Author: GLE Team | Published on 1 October 2023

 

'Role play' is a drama activity on completion of reading a newspaper report.

Stage 1: Warm up

Introduce the story of Ncumis Jilata by reading the newspaper article about their journey to become Africa’s youngest neurosurgeon. 

Stage 2

Discuss the text with the class. Do they have any questions? If so, address these. Was there anything surprising about the story? What do they think were the key events that led to Ncumis Jilata becoming a neurosurgeon?

Stage 3

Explain that the class will work in mixed gender and ability groups to act out some of Jilata’s story. Divide the group into smaller groups of 3 or 4, or whatever works best in your classroom. Explain they can choose a specific moment from the life of Jilata to act out, or they can act out a summary of the events. Allow 30 minutes for the group to prepare what they would like to dramatise. 

Stage 4

On completion of the rehearsal time, bring the class back together. Ask groups to perform their skit one group at a time. Encourage the other groups watching to consider positive feedback and a next step for each group. Take this feedback from a variety of learners after each performance.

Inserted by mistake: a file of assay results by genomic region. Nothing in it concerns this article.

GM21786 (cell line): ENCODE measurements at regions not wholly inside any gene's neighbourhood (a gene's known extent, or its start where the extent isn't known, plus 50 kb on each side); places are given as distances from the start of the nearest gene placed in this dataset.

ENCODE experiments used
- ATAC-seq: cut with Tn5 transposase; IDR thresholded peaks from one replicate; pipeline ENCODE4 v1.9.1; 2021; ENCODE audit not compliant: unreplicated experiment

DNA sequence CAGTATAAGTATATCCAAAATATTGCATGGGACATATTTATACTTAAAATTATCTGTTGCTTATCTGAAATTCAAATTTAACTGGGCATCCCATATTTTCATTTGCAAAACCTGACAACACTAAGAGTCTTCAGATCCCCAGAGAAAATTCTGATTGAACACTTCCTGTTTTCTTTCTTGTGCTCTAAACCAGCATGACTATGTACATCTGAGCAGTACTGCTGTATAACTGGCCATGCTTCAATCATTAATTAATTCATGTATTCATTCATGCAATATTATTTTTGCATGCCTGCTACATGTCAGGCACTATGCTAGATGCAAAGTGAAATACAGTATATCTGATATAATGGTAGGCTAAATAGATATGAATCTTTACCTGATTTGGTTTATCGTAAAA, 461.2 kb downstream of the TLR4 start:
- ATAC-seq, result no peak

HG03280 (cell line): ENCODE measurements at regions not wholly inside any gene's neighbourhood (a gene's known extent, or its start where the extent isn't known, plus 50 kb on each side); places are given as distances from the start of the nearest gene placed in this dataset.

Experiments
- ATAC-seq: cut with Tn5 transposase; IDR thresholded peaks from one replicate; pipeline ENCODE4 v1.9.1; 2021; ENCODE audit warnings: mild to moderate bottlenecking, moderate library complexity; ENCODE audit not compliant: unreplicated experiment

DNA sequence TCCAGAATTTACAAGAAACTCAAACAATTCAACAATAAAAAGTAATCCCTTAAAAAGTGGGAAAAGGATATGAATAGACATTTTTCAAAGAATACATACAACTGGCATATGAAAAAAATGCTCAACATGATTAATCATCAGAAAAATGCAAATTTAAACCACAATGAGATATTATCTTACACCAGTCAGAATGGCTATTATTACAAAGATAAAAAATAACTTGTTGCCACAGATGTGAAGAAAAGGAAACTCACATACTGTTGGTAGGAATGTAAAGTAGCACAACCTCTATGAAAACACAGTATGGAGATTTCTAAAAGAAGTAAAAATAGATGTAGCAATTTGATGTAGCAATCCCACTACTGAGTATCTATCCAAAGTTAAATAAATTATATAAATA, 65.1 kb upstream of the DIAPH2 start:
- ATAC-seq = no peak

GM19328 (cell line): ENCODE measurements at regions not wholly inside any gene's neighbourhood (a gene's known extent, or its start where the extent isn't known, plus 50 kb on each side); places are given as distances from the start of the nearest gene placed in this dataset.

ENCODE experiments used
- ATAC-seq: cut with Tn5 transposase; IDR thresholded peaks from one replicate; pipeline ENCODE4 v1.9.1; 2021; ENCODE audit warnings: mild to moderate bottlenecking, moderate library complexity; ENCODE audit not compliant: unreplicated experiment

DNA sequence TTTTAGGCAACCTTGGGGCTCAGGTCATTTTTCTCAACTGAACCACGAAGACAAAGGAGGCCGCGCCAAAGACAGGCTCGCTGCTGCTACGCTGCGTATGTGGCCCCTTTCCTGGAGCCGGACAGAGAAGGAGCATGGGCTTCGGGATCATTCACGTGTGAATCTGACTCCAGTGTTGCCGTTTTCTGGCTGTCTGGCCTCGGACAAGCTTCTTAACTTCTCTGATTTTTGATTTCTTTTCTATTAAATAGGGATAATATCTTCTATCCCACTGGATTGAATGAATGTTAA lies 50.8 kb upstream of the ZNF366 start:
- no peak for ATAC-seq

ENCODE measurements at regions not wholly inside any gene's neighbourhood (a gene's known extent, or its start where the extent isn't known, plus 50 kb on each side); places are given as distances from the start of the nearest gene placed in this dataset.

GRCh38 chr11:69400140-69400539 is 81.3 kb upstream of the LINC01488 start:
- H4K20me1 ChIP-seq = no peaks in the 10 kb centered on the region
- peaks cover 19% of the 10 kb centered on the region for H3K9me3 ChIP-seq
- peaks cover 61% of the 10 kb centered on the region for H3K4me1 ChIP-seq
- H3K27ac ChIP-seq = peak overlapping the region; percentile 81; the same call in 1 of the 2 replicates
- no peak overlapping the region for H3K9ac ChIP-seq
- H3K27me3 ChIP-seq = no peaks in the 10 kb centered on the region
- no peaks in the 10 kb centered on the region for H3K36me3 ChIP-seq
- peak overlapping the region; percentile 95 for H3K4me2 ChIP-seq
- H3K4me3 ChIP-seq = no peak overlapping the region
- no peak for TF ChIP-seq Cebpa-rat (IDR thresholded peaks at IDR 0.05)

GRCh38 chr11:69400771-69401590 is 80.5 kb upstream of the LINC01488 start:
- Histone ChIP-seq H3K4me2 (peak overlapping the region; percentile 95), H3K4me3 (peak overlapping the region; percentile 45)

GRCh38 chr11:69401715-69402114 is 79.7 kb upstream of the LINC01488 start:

Stage 5

When all groups have performed, discuss as a group which events features throughout most/all of the performances. Why did the learners feel like these moments were most important in Jilata’s life? 

Stage 6: Plenary

Discuss whether Jilata’s achievments are any more impressive because she identifies as female. What are the opinions of learners on this?

Gender Responsive Notes: Ensure gender neutral language throughout; mixed gender groupings to ensure engagement with learners of all genders; ensure answers are taken from a variety of learners; the opportunity to analyse a text through a gender lens. 

Glossary

Plenary: the final task in a lesson that rounds up the learning. 

Gender Neutral Language: language that avoids bias towards a particular sex or gender. In English, this includes use of nouns that are not gender-specific to refer to roles or professions, formation of phrases in a coequal manner, and discontinuing the blanket use of male or female terms. For example, it’s referring to someone you don’t know as “they” rather than using the pronoun “he” or “she,” or  perhaps addressing a group as “everyone” rather than saying, “Hey, guys, and adapting gendered terms such as businessman to business person instead.

Want to know more about the GLE Team?

In a groundbreaking initiative, the British Council, under the English Connects programme, undertook a transformative mission to champion gender-inclusive practices in Sub-Saharan Africa with a cohort of 41 dedicated teacher educators and teachers from Ethiopia, Nigeria, Senegal, South Africa and Sudan. This dynamic group referred to as the GLE Team worked together to design this resource.

Read about our Creating Gender Pedagogy Resources for Teachers project: https://africa.teachingenglish.org.uk/creating-gender-pedagogy-resources...